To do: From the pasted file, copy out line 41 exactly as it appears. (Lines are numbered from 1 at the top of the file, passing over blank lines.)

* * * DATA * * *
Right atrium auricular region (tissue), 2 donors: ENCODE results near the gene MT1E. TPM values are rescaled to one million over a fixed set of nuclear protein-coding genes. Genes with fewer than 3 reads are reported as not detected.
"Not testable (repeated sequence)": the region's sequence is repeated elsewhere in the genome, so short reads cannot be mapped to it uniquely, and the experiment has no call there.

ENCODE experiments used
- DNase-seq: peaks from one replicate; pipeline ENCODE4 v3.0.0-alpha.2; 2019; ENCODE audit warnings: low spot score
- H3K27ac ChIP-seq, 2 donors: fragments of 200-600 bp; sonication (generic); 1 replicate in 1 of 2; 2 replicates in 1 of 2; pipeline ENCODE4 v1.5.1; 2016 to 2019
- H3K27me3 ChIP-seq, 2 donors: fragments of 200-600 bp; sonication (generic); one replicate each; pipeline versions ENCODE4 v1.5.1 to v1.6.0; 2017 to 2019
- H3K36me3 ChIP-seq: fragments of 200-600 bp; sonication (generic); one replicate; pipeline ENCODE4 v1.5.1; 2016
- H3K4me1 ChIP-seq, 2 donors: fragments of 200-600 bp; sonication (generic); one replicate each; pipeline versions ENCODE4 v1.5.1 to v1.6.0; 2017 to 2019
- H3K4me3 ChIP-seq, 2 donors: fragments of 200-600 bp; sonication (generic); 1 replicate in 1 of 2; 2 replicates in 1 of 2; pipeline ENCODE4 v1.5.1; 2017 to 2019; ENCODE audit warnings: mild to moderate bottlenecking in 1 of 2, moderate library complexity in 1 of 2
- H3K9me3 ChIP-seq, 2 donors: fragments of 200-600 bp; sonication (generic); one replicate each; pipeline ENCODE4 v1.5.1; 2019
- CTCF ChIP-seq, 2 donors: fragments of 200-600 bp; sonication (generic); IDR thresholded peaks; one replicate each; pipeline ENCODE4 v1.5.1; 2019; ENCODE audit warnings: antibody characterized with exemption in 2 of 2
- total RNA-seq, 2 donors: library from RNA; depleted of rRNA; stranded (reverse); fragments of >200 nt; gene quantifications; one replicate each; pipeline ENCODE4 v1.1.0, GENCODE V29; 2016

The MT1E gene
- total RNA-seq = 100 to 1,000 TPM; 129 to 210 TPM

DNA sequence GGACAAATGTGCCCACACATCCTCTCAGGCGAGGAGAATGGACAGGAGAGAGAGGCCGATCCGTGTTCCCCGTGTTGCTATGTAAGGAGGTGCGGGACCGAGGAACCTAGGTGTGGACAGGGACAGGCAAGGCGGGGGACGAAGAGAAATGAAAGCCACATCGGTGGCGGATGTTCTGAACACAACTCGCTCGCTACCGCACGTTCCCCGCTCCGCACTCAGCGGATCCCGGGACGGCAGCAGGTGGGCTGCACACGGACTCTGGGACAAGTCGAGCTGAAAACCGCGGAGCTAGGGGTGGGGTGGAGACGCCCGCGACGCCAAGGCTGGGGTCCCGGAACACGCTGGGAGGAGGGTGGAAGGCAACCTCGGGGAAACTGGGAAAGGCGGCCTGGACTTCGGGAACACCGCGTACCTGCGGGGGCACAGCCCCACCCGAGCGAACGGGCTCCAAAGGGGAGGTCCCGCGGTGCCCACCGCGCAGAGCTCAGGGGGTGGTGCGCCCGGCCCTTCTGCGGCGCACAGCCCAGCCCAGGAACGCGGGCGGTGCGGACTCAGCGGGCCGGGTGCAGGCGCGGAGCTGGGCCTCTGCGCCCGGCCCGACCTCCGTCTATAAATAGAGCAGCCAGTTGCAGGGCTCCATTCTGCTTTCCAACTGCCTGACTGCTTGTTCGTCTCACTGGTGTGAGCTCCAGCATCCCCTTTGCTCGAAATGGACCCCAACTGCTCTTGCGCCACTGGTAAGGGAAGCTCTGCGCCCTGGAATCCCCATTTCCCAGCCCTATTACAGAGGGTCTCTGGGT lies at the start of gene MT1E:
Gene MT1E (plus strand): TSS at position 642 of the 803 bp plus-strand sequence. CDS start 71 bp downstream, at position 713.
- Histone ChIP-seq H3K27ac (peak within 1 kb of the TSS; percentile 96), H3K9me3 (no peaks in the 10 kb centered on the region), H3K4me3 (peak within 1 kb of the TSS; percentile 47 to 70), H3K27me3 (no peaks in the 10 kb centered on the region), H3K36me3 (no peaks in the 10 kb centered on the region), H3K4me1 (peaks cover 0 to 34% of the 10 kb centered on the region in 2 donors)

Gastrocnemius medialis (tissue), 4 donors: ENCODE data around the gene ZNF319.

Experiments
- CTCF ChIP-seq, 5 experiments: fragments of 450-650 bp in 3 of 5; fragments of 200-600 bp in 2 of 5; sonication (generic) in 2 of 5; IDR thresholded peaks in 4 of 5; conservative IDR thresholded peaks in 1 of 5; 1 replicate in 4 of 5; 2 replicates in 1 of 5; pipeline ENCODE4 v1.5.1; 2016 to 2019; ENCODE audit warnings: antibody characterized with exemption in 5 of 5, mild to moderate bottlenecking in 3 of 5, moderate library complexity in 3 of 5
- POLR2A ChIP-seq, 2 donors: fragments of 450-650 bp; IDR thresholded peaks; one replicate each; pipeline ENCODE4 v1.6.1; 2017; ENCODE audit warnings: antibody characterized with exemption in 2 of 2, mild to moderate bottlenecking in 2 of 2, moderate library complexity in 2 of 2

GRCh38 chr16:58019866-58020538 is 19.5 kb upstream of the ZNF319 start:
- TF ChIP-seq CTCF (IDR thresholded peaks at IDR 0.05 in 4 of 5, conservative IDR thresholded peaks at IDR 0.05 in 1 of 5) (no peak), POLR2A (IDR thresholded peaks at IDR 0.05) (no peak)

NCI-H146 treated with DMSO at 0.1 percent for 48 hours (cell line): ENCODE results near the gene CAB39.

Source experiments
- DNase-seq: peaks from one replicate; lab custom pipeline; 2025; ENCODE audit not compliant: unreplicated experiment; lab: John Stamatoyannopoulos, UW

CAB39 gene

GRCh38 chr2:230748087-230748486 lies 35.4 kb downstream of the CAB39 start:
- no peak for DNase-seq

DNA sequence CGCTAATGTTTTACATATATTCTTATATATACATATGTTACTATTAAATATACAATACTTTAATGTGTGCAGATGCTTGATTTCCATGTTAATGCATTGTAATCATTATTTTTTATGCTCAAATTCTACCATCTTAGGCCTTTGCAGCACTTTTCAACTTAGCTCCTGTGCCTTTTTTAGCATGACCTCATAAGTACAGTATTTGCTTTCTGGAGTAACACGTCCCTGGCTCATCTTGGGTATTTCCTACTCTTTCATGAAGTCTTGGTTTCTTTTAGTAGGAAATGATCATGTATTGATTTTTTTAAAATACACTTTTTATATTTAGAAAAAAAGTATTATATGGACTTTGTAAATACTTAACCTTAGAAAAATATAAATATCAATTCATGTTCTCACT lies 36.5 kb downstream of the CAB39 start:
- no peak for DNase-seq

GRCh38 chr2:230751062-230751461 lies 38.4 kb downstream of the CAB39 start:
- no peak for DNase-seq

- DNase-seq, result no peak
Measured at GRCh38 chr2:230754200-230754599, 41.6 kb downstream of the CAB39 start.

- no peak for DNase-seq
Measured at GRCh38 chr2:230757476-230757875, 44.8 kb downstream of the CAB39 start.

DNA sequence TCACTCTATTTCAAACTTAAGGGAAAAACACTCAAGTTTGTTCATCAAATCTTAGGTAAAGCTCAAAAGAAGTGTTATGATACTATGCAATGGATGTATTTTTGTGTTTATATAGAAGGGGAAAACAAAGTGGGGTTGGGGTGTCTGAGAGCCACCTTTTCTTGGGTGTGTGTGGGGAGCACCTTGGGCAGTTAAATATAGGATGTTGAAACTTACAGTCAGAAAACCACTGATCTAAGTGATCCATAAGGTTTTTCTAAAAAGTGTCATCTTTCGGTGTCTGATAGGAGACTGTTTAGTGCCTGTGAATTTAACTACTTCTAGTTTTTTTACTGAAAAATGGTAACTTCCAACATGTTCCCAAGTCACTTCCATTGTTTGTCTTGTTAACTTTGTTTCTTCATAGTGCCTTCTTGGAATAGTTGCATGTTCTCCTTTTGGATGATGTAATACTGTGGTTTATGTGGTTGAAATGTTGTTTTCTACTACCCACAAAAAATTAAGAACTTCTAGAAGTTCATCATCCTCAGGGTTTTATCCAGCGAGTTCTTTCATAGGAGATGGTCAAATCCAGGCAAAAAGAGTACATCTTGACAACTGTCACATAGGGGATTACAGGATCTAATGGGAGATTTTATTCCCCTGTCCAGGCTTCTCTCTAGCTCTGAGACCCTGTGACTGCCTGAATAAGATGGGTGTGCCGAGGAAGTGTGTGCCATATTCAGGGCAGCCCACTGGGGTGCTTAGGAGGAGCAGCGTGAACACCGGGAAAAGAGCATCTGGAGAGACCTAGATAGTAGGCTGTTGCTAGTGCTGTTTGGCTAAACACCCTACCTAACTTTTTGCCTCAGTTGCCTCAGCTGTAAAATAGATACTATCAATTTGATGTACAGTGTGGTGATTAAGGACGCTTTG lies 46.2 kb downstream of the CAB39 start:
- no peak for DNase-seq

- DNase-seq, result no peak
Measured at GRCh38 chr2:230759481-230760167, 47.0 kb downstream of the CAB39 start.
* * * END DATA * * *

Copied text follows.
Measured at GRCh38 chr2:230759481-230760167, 47.0 kb downstream of the CAB39 start.